The Tuaregs say they are receiving no benefits from
the nation's mining industry
For thousands of years, the Tuareg nomads of Niger in West Africa have roamed the Sahara desert, surviving a harsh but relatively unchanging environment.

But now profits flowing from mining uranium and other natural deposits are transforming small towns into booming cities, and the Tuaregs are beginning to demand their share of the land's mineral weath.

To keep warm in the middle of the Sahara desert, Mohammed Amoman and his family huddle together.

Like most Tuaregs, their life revolves around moving to wherever they can find food and water for their livestock.

They have known no other way.

"We wake up very early in the morning and make tea - if we have it. If we don't [I wait until] the sun rises then I will go to see the camels which are further away," Amoman says.

Missing benefits

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Niger's nomads face threatened existence

Tuaregs lead a simple nomadic life. But recently they have witnessed the rapid growth and rising prosperity of towns and cities in the nation.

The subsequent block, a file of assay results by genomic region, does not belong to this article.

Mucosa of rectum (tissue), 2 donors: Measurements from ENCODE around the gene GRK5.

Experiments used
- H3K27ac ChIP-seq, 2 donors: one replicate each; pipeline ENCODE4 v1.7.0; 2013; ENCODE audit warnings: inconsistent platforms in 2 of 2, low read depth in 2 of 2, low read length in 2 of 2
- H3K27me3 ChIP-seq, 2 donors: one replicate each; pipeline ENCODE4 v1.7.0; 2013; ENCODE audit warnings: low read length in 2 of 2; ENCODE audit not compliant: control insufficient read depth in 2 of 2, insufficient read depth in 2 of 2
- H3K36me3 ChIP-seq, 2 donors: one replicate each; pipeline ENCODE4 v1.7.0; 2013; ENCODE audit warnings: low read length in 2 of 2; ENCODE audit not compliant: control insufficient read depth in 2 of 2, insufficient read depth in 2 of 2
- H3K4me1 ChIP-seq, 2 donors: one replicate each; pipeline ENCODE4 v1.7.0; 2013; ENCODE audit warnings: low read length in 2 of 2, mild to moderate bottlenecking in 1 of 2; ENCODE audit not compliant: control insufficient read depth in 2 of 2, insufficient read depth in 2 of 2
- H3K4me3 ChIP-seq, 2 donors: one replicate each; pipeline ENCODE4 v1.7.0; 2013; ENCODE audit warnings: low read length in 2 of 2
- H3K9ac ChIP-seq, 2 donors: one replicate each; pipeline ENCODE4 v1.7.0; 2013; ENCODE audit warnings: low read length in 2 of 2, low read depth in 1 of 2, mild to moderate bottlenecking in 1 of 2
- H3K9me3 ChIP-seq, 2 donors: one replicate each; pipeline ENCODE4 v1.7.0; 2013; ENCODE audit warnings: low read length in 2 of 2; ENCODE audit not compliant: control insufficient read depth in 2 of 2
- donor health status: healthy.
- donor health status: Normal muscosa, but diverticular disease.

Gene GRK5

And some now feel they are missing out on the benefits of modern living - running water, electricity and education for their children.

Tuaregs are also demanding a share of the land's mineral wealth.

They say they are not benefiting from mining which is now the country's chief export earner.

Their quest for a greater say in the development has the support of some leaders of Niger.

"If we are going to continue with all this mining, some part has to be for the improvement of the living conditions of the people," says Aoutchiki Kriska, mayor of the Niger town of Gougaram.

Gougaram's mayor says living
conditions must improve 
"If you tell me that with one gram of refined uranium you can provide energy for seven households for three weeks, how come we can't use one gram here so that people have water to drink?"

However, Niger's government insists the Tuaregs must abandon their nomadic lifestyle before they are able to benefit from any investment.

Settling permanently in one place is an idea that is currently far from the minds of Amoman and his fellow tribesmen - at least not while they are in the middle of the desert.

Though proud of their heritage, the Tuaregs now accept that without change their present lifestyle may well be difficult to sustain.

Source: Al Jazeera